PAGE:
LUNA: Folger Manuscript Transcriptions Collection
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A book of verses collected by me, R. Dungarvan [manuscript].
Part I. When reading Part I, Part II is inverted and reversed.
Burlington, Richard Boyle, Earl of, 1612-1698, compiler.
Source Created or Published:
folio 40 verso || folio 41 recto
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As Dogs are Scar'd from houses where ye Boyes Tie to there vailes a rattle or such toyes This furious foe doth some soe much appall As they for safetie flie to th' Hospitall O others with Bisket like beleaguerd men Susteine in compasse of a priuate Denn A meager hunger which oftimes doth last As longe as did renowned Moises fast Doth not this mooue thee, sure thou wouldst not ^turne Hadst thou seene Sodom & Gomorrah burne Doe, then, goe on, & let thy thin pox giue Example to the bad world how to liue Or grant thee pox proofe which I false doe know Oh doe but thinke how dreadfull it would Shew At midnight in thy Bawdie roome to view The grim fac't Constable with all his crue Black D r Faustus at his direfull end Summon'd to yeeld his Soule to th'rghly friend Could not bee more agast: oh then forbeare A bed that must a walking Holbert feare Yet doe the Diuell right I must confesse Those common houses haue this happinesse Thou page break 41. Thou shalt bee none of those soe rich Soe proude That through an Needles eye to Heauen must croude But rather like that Strong Philosopher Whoe all his household Stuffe at once could beare Nay I haue knowne Some hotter Letchers Soone Turne their warme cloakes into a could Battoone There faces yet Stood red with Pimples through As if Still soultrie hot did euer glowe Lord now my thinkes I see thy sunday cloke Hange vp at Greyes iust as of old ye Oake Of Mars tir'd Souldiers armes did beare when they Had safe arriued through many a cruell fray If all this mooue thee not, yet let there bee For my sake one from thy wild fier free Oh let not Frank that honnest friend of mine Whome fate hath kept from Bridwell descipline At last for all her old past frailties cry Feeling worse Smart by thy hot company Pre [i] thee let honnest Henry find a Bit Of merry vice by thee not tainted yet But oh scorne halfe crowne houses they will shake Thee soluble while thy wrong taile doth take The Parlor for an house of office tie First let thy girdle and thy hatband flie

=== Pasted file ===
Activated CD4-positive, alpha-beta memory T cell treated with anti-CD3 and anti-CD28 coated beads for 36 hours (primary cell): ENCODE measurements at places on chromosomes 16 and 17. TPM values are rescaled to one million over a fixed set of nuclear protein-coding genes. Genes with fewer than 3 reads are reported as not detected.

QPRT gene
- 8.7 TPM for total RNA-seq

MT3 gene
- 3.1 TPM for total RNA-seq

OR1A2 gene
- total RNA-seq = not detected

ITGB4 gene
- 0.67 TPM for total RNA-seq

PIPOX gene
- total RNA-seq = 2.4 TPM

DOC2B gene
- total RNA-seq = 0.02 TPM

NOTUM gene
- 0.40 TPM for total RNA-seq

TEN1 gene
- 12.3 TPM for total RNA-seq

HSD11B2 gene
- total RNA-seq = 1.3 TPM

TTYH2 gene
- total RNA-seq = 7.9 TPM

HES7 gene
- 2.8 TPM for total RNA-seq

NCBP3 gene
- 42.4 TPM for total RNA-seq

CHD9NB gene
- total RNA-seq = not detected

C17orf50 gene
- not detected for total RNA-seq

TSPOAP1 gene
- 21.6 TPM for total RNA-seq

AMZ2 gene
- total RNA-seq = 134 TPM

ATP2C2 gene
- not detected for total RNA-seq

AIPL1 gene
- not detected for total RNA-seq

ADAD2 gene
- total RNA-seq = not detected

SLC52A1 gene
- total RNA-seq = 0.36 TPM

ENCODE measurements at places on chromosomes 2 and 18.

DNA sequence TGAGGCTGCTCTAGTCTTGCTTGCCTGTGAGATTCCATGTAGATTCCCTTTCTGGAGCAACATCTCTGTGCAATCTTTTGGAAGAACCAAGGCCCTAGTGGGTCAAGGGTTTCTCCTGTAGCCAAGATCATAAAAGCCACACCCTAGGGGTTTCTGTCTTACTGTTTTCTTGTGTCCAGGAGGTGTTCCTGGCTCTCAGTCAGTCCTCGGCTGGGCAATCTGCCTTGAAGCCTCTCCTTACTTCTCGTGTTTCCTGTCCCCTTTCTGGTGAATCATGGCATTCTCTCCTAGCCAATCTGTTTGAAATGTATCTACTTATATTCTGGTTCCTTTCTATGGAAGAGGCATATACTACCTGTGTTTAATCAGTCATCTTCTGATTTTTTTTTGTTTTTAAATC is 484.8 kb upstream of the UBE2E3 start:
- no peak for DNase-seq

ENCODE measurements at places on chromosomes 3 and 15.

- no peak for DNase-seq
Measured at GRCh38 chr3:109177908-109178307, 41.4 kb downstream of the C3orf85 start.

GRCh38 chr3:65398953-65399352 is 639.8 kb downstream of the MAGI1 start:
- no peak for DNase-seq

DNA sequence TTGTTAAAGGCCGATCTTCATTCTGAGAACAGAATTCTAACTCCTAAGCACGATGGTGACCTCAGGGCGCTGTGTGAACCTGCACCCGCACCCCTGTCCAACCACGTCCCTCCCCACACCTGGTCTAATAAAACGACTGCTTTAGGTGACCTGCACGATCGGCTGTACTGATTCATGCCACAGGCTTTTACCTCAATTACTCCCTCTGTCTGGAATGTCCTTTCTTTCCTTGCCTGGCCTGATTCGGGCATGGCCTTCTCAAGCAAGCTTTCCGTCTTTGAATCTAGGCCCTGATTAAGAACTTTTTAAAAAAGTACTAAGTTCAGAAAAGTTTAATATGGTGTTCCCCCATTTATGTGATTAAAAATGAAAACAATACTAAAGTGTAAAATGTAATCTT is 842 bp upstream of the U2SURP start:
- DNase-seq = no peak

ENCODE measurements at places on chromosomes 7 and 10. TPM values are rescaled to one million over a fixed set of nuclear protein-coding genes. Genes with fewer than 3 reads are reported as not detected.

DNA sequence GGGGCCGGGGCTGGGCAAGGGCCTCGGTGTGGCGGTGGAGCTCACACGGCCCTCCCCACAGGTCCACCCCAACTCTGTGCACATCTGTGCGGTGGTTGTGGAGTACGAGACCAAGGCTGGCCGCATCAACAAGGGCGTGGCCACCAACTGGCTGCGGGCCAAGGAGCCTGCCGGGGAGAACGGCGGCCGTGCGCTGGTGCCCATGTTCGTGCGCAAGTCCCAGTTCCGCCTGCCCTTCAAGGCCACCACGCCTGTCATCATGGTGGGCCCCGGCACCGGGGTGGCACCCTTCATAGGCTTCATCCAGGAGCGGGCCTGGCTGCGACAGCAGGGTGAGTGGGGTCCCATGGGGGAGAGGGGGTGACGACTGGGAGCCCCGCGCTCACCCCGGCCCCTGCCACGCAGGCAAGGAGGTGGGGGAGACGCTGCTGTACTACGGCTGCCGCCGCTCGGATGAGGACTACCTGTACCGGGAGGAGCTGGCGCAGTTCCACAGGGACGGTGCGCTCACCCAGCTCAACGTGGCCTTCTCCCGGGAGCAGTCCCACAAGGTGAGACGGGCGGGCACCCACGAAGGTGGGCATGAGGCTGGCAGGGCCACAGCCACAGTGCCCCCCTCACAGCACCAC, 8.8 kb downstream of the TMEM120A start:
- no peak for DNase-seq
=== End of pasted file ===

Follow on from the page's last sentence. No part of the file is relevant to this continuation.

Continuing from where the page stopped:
Transcriptions made by Shakespeare's World volunteers (shakespearesworld.org), participants in EMROC classes and transcribathons (emroc.hypotheses.org), participants in Folger paleography classes and transcribathons, and Folger docents.